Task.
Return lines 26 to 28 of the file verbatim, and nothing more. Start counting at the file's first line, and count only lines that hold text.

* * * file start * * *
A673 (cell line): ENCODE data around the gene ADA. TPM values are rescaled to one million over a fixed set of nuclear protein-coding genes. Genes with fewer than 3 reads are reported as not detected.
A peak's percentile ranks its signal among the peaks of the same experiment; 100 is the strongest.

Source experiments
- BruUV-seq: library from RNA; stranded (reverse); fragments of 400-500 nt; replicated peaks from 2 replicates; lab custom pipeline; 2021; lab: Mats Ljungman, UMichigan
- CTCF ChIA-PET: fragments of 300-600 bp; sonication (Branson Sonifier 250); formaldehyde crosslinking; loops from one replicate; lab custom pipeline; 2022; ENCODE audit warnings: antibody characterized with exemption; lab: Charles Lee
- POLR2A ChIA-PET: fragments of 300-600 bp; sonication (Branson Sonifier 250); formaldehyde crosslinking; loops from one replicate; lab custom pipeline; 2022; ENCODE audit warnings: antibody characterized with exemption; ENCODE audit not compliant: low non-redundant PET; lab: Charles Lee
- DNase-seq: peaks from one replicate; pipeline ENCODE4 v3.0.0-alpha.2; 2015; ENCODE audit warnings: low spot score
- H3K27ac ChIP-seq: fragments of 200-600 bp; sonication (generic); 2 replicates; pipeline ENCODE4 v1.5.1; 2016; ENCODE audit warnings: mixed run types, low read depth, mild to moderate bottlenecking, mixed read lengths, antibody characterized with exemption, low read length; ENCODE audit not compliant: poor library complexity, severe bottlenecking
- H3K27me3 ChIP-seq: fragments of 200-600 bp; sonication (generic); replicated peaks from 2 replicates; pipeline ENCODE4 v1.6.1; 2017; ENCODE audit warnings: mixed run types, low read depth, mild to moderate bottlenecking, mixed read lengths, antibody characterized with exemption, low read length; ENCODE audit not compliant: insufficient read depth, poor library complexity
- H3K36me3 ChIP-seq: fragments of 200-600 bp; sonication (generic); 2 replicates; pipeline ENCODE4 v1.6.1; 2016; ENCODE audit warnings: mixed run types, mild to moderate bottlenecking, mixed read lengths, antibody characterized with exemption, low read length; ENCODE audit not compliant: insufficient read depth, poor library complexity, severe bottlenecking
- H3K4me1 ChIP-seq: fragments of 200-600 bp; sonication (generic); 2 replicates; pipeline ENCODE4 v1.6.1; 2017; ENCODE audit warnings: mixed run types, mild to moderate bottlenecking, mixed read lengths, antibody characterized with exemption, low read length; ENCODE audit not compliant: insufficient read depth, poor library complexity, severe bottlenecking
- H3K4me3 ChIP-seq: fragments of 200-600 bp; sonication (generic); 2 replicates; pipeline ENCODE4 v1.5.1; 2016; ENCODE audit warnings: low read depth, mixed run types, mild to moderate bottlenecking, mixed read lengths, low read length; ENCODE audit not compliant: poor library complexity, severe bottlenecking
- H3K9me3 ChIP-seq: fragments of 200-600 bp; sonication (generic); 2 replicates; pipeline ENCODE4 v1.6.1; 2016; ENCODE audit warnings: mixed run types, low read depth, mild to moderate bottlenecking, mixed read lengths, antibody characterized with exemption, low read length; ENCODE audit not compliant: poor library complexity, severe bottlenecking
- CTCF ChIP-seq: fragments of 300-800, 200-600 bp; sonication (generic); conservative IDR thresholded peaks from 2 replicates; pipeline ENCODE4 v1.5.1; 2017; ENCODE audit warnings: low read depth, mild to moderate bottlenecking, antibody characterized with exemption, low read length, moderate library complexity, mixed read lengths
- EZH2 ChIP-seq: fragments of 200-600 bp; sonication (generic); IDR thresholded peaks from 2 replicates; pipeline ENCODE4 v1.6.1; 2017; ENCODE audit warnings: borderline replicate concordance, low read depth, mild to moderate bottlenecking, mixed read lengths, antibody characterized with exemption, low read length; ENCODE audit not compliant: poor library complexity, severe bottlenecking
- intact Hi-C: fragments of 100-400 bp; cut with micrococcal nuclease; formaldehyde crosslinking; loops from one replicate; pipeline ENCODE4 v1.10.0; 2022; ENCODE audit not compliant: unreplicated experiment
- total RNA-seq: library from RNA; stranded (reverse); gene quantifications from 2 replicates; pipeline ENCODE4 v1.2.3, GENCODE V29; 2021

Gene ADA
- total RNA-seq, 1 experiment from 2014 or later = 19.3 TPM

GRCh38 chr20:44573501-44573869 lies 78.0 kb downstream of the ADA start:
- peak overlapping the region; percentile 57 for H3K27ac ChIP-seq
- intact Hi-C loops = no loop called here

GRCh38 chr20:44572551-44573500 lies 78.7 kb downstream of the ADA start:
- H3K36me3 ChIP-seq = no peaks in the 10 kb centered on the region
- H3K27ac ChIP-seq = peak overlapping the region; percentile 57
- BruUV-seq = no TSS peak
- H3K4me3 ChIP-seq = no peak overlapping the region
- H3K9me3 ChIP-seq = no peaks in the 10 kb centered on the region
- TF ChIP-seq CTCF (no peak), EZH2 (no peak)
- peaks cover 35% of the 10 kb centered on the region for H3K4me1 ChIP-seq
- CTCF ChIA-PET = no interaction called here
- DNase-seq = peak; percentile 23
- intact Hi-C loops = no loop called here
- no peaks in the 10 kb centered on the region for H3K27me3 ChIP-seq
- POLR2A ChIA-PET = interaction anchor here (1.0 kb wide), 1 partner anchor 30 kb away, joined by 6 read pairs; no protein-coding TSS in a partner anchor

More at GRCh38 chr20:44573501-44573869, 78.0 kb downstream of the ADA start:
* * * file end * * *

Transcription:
- BruUV-seq = no TSS peak
- H3K4me3 ChIP-seq = no peak overlapping the region
- H3K9me3 ChIP-seq = no peaks in the 10 kb centered on the region